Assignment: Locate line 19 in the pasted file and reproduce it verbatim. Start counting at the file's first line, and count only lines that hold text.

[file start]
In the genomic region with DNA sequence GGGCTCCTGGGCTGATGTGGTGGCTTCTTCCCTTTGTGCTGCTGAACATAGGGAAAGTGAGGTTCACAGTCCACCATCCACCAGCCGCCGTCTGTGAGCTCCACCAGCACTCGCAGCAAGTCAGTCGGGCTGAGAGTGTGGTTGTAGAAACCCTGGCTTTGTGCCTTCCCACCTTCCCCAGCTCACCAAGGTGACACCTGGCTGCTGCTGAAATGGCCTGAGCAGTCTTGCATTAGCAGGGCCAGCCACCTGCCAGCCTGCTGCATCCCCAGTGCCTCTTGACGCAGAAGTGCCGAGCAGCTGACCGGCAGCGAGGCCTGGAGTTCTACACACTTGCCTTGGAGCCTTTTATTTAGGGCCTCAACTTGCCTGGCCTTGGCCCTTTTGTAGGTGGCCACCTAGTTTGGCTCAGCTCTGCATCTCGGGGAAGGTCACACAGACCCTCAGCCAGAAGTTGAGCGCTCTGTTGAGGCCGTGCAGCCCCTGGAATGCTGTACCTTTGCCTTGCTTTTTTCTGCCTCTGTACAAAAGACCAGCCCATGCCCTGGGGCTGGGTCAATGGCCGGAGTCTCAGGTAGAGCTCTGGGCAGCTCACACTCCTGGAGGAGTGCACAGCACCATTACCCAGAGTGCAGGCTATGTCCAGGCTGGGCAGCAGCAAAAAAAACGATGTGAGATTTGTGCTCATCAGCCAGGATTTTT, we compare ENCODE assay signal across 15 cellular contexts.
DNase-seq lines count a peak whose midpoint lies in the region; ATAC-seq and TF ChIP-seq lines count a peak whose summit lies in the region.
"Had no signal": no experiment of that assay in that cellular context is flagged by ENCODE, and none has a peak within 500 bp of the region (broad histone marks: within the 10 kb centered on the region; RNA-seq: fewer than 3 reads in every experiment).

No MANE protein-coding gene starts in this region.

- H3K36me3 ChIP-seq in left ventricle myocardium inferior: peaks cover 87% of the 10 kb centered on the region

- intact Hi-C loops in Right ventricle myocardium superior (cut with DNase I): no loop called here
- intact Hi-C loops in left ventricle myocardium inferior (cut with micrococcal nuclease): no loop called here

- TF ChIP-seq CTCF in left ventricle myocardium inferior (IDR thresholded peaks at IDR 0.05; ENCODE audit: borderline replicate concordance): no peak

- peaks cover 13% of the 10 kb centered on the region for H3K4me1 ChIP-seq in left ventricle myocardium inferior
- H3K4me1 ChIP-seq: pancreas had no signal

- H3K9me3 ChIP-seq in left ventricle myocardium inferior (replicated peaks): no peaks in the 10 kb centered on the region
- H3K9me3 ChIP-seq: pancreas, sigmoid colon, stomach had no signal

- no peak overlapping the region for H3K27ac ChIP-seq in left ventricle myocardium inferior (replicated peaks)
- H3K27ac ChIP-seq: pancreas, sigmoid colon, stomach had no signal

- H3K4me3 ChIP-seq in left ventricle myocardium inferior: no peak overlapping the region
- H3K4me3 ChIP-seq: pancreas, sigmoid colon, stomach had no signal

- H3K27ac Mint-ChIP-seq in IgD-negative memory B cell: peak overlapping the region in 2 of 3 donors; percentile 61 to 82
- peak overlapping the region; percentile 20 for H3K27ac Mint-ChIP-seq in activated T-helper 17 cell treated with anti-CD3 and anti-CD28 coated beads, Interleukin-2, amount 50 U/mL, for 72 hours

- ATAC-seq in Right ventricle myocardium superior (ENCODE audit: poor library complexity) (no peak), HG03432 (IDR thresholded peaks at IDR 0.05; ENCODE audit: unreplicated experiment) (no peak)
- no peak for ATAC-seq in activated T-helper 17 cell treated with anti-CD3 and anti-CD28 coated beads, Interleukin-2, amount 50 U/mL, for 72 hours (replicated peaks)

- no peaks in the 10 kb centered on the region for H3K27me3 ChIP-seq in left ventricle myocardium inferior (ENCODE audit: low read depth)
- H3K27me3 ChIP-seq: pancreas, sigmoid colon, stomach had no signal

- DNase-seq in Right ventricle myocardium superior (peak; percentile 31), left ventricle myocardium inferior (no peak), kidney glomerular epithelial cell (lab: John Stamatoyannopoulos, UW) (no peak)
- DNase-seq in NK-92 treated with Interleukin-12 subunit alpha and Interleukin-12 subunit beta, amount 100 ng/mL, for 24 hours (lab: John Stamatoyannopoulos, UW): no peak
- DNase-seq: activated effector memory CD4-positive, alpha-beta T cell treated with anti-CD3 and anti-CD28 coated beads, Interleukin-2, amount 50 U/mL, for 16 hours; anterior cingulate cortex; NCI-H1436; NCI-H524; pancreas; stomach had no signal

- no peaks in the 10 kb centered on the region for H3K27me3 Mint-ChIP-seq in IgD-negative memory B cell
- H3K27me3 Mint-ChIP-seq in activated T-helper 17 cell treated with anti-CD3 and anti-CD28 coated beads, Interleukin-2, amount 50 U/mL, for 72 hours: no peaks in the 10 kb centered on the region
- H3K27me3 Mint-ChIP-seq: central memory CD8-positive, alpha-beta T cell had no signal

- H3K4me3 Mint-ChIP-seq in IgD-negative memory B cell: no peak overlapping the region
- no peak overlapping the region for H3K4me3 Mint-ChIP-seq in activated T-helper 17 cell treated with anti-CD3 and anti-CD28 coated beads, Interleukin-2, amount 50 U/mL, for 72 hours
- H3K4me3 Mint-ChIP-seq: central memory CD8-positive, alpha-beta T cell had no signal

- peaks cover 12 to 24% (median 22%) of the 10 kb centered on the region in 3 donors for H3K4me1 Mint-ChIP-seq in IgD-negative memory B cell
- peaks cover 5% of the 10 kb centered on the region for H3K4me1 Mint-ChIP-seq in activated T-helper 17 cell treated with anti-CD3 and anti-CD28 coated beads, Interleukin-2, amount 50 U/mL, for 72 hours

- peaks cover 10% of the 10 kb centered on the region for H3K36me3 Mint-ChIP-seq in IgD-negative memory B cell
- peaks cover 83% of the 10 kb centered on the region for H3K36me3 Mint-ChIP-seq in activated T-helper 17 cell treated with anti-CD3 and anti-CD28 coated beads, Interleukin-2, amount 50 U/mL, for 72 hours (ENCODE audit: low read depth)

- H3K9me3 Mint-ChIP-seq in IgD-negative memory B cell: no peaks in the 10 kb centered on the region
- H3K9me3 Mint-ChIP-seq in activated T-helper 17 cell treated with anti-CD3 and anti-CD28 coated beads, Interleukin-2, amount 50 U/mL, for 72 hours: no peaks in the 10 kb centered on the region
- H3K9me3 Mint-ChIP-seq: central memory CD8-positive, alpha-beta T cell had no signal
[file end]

- ATAC-seq in Right ventricle myocardium superior (ENCODE audit: poor library complexity) (no peak), HG03432 (IDR thresholded peaks at IDR 0.05; ENCODE audit: unreplicated experiment) (no peak)